So where does this leave us? What should we think? Just a couple of closing remarks and then you’re probably hungry and won’t mind leaving a few minutes early. It’s easy to think that the two sides in the Netherlands should have found a way to work out their differences. Oldenbarnevelt, remember, he was one of the political leaders, he was ready to go to civil war over this religious dispute while Prince Maurice, sadly, though he was on the side of the Calvinist, he ended up condemning Oldenbarnevelt to death and he had some Arminian pastors in prison. Now, we cringe to see the political meddling in the name of theology, not to mention the threat of violence and imprisonment that marked out both sides as people of their own age. But if we don’t care about theological precision and definition, let’s not kid ourselves. It’s not because we are so wonderfully inclusive and loving much more than they, but rather, we too are a people of our own age and we tend to settle for generalities and ambiguities, and we wonder why anyone else would care so much to be precise. The stereotype of old confessions like the Canons of Dordt is that they take the theology of God’s Word and they make it shrink-wrapped, freeze-dried, boxed up, or to mix our metaphors, as I’ve heard a number of times, you Calvinist, you turn theologizing into nothing more than dissecting a dead frog and there it is. You just lay it open and it’s just a humorless, lifeless entity that you’re cutting apart to dissect. That’s not what a living faith, breathing faith means.
Well, what if another analogy were more appropriate? What if the truth is we are not talking about what is cold and dead, but truth that is very much alive? What if instead of thinking, “Well, your theology types are all into dissecting your dead frogs.” What if we think of it as defining and defending our child? If someone mistook your child for someone else or someone ran off with your child, wouldn’t you care very much about definitions? You know, say, “Go find my boy.” “Well, who is he?” “He’s sort of boyish.” “What does he look like?” “I don’t know. Me but different and shorter.” You’d say, “Here’s his picture. Here’s his name. He’s this tall. He weighs this much. His hair is this color. His eyes are that color. He sounds like this. He’s wearing that.” You would care very deeply about definition and precision. Why? Because you’re not just looking for any child out there, you’re looking for your child. You would be precise about her name, her height, her hair, her eyes, her voice. Likewise, if someone misunderstood your child, attacked your child, wouldn’t you do everything in your power to defend your child, to stand between you and your child? Of course, you would. Why? Because your child is for you ultimately precious. And so it is or so it ought to be with the truth of God’s word.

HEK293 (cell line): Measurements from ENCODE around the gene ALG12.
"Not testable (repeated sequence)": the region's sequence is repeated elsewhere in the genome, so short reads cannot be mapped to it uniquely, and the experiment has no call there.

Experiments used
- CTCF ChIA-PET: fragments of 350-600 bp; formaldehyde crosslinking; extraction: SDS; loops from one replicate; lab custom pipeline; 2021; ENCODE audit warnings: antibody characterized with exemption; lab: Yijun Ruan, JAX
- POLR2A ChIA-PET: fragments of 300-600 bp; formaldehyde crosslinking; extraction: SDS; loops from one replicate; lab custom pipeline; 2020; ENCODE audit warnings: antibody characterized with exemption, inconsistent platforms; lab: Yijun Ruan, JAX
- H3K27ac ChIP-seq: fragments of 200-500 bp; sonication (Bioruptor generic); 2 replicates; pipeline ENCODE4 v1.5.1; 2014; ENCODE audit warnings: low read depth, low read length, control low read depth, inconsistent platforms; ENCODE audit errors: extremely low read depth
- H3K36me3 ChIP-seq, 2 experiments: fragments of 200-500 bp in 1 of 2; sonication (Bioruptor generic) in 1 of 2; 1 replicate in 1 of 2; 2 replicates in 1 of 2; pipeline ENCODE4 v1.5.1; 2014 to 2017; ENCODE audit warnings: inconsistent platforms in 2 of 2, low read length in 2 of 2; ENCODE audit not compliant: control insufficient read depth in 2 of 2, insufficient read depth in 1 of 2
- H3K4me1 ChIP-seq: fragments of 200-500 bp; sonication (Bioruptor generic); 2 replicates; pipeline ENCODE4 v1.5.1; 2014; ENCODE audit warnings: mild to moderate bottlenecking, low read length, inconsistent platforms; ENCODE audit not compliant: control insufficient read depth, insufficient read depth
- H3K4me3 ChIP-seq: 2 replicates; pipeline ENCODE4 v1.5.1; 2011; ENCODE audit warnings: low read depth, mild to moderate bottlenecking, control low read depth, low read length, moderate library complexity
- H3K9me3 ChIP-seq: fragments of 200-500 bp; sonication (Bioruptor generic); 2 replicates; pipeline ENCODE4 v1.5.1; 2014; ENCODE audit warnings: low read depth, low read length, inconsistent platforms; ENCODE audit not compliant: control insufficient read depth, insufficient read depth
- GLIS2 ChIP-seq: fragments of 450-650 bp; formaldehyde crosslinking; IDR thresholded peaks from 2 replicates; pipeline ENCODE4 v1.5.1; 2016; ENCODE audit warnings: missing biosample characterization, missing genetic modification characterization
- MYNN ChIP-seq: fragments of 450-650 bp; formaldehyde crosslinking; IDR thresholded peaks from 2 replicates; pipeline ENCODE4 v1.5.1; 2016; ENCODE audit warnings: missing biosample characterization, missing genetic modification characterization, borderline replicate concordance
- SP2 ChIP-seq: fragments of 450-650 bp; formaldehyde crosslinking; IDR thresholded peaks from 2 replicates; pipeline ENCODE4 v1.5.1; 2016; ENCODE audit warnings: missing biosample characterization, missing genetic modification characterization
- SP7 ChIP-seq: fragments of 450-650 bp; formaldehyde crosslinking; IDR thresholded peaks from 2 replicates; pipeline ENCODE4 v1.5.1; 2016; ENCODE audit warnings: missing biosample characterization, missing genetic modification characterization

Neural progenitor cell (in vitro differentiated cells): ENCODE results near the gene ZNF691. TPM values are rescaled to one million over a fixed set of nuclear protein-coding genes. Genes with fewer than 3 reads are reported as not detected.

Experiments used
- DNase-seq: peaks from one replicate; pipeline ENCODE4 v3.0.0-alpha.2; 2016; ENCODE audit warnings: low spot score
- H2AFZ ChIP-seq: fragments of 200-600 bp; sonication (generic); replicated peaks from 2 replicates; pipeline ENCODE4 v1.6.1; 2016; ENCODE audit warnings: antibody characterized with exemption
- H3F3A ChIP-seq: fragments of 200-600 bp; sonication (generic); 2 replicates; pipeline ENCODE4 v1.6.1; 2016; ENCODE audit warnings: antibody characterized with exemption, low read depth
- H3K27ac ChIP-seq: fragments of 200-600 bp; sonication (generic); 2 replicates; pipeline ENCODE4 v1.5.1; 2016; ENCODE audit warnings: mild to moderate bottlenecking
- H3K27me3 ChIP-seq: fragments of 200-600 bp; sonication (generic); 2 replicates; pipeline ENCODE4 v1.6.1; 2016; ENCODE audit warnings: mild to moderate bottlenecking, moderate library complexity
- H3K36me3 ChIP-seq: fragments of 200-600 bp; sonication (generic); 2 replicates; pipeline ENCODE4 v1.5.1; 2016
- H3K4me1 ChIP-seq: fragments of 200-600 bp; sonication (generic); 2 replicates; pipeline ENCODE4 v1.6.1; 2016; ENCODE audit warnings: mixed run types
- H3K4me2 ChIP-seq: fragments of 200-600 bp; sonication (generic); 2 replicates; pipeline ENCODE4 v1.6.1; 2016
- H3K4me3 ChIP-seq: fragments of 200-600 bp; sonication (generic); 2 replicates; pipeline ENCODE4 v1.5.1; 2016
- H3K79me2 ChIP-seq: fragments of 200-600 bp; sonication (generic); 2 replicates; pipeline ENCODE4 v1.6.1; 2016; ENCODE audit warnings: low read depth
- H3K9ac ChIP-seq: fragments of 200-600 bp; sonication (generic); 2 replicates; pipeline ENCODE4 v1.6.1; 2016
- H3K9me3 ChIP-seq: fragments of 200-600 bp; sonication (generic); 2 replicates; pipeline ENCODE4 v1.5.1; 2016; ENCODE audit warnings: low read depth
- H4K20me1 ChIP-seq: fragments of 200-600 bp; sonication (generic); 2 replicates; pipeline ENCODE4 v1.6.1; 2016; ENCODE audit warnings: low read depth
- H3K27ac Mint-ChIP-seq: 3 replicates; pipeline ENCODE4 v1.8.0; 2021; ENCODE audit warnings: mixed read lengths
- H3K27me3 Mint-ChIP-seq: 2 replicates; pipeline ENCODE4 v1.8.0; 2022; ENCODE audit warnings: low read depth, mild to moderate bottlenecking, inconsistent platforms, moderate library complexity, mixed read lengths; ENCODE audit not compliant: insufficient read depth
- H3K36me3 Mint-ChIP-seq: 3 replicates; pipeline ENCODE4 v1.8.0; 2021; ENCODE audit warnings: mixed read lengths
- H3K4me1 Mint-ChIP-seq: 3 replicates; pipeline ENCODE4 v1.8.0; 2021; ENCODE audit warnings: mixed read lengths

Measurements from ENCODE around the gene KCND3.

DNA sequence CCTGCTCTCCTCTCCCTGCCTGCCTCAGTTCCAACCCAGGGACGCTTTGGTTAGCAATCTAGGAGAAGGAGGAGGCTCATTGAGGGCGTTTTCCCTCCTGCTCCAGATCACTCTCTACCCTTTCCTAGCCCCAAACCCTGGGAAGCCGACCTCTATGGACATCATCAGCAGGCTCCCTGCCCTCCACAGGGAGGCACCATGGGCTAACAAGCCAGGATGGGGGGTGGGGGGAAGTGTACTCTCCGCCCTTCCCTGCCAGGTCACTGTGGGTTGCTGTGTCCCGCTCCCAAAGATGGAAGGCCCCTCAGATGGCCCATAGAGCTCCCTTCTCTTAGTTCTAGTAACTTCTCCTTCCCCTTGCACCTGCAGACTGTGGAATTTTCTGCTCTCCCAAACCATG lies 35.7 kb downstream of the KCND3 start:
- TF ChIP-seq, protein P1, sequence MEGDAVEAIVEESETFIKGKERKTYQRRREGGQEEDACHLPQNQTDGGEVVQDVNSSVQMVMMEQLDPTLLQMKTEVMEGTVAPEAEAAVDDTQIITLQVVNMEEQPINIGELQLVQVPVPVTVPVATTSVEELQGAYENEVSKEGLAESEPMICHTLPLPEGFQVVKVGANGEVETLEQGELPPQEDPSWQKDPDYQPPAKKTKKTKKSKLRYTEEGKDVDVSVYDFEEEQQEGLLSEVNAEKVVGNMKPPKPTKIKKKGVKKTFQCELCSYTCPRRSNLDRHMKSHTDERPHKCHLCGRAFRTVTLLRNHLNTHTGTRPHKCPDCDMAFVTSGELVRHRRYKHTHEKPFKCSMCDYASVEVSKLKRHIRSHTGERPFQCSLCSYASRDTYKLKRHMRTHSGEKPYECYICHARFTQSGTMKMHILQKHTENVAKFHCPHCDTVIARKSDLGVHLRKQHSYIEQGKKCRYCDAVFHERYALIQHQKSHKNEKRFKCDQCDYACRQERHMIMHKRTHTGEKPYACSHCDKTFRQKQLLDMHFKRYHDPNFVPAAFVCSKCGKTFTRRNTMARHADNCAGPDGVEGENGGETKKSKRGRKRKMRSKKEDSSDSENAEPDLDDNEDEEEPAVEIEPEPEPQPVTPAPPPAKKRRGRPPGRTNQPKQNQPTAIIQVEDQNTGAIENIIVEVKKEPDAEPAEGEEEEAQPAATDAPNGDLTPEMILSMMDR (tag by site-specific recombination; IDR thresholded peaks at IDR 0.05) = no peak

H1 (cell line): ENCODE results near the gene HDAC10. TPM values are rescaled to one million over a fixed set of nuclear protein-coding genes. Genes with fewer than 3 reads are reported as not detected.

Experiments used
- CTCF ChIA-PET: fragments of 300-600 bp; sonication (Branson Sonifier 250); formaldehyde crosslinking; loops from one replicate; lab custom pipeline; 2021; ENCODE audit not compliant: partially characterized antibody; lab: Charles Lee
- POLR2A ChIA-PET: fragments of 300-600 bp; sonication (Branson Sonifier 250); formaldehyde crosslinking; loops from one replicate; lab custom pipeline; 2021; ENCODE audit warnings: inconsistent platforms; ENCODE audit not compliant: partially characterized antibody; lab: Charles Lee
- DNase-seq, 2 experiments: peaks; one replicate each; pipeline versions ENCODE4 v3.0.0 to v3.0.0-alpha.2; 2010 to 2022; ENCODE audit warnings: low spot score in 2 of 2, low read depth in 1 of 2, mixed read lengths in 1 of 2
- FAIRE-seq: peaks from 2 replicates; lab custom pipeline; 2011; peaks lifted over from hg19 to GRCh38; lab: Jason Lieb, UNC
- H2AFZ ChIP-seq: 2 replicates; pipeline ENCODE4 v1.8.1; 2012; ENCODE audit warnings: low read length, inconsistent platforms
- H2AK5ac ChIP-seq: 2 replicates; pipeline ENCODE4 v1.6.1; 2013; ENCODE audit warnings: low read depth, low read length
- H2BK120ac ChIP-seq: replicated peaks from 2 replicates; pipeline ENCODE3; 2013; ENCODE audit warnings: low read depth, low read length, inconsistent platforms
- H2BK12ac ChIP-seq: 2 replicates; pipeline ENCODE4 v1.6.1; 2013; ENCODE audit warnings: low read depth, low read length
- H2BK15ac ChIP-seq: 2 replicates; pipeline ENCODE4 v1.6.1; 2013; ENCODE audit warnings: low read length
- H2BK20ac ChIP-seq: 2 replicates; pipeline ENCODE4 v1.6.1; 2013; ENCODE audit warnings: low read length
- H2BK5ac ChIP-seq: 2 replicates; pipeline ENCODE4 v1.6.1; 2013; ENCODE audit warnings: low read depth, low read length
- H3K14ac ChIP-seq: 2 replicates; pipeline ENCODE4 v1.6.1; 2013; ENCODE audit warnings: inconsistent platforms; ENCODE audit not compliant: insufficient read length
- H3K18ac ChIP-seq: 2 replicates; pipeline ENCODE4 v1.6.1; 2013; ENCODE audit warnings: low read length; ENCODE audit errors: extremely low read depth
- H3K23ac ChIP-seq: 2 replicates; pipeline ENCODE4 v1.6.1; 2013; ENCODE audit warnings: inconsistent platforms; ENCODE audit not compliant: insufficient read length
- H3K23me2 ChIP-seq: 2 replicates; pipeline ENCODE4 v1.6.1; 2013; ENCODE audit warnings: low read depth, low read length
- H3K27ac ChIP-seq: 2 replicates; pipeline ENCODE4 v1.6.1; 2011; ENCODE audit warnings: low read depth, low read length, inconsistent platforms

We’re not dissecting a frog or identifying a gift. We’re defending what is precious. Before the Synod of Dordt conducted its business, each member took a solemn oath, “That I will only aim at the glory of God, the peace of the church, and especially the preservation of the purity of doctrine.” Each member took that oath and they ended it with a prayer, “So help me my savior, Jesus Christ. I beseech him to assist me by his Holy Spirit.” See, the delegates at Dordt were joyfully serious about defending gospel doctrine. So I wonder, do we care as much about defining and defending doctrine? This reformed resurgence, if it is still a thing that’s happening, has sometimes been called big God theology. And I like that on one level. It is about a big sovereign God, and yet, if reformed theology is truly to be sustained, past on, celebrated, we must have more than big, grand, ambiguous generalities. We must be willing to get into careful, precise definitions. Don’t you want to glory in the particularities of your faith?